Effects of drought and salt stress on seed germination of three leguminous species
The seeds of Medicago sativa (L.), Astragalus adsurgens (Pall.) and Coronilla varia (L.) were evaluated at germination for tolerance to salt (NaCl) and drought conditions induced by polyethylene glycol (PEG) in an experiment of orthogonal design. The results reveal that the germination percentages of M. sativa and A. adsurgens were much higher than that of C. varia. The radicle and hypocotyl lengths of M. sativa were significantly longer than that of A. adsurgens and C. varia (P<0.05). The effects of PEG (PEG 6000) on the radicle length showed a trend similar to that of NaCl where the radicle length decreased significantly; additionally, the hypocotyl length was inhibited by 10 and 15% PEG and 50 and 100 mM NaCl. The fresh weights of the three species decreased as a result of the combined effects of PEG and NaCl, yet no difference was observed on the dry weights of the early seedlings in comparison with the control and the seed germination of M. sativa was not inhibited by 5% PEG + 50 mM NaCl. This study indicates that the seed germination of the three species was inhibited by PEG and NaCl but there was no inhibitory effect on M. sativa at a low concentration of PEG and NaCl.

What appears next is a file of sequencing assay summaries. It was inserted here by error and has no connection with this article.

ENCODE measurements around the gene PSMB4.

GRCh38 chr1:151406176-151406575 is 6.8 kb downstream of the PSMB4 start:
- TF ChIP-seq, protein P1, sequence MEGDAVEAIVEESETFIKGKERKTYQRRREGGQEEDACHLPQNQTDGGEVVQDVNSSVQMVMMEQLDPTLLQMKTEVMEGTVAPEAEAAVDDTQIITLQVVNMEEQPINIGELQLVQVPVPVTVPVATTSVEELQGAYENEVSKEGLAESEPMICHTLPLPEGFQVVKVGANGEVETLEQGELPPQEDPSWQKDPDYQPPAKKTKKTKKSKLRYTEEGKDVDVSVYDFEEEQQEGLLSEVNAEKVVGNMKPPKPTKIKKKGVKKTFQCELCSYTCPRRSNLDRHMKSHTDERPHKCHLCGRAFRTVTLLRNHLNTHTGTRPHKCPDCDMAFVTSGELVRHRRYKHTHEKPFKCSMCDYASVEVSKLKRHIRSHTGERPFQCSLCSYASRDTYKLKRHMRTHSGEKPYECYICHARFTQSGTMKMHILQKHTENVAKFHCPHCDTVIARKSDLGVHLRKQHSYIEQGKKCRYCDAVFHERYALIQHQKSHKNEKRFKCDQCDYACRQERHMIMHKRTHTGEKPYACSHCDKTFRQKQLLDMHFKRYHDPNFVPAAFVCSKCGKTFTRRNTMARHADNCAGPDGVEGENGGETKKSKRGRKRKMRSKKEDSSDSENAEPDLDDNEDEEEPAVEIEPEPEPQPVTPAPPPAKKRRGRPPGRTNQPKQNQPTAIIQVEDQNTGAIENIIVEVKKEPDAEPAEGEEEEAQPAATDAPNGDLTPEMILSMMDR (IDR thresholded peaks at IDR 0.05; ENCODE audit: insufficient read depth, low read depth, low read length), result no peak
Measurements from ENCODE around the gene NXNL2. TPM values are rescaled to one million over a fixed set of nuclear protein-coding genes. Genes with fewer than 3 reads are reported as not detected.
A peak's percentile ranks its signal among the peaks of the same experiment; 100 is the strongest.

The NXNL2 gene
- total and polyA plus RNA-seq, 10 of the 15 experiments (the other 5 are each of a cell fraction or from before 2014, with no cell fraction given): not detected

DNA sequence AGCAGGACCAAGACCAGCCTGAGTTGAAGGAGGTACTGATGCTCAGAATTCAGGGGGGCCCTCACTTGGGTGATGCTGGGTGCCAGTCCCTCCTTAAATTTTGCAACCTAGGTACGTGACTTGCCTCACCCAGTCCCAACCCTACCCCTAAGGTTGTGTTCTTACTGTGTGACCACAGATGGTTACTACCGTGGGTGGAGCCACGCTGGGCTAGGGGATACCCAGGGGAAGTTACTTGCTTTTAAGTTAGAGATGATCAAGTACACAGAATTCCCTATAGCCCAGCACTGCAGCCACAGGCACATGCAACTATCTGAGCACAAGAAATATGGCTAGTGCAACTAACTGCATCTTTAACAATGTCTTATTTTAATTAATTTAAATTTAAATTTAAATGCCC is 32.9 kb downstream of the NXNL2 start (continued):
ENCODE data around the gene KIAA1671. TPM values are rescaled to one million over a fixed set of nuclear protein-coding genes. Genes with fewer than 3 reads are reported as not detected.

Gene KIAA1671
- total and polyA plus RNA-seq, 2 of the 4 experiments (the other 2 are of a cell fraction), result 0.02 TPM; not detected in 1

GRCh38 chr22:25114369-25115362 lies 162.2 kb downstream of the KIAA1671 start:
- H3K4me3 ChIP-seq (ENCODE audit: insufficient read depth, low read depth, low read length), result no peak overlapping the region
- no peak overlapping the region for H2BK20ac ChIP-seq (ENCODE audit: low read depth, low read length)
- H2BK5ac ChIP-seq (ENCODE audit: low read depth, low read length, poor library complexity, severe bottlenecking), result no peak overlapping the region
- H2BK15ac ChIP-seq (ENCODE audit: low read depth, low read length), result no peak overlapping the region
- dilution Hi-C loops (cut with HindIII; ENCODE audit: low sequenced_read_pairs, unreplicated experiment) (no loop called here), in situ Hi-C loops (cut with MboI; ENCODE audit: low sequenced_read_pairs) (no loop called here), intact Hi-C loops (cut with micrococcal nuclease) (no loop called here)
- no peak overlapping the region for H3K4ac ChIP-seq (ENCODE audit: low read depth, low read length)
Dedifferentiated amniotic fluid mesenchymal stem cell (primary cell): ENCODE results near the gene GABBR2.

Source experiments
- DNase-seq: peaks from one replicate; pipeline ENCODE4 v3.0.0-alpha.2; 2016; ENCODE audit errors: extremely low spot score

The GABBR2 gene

Key words: Drought and salt stress, germination, leguminous species.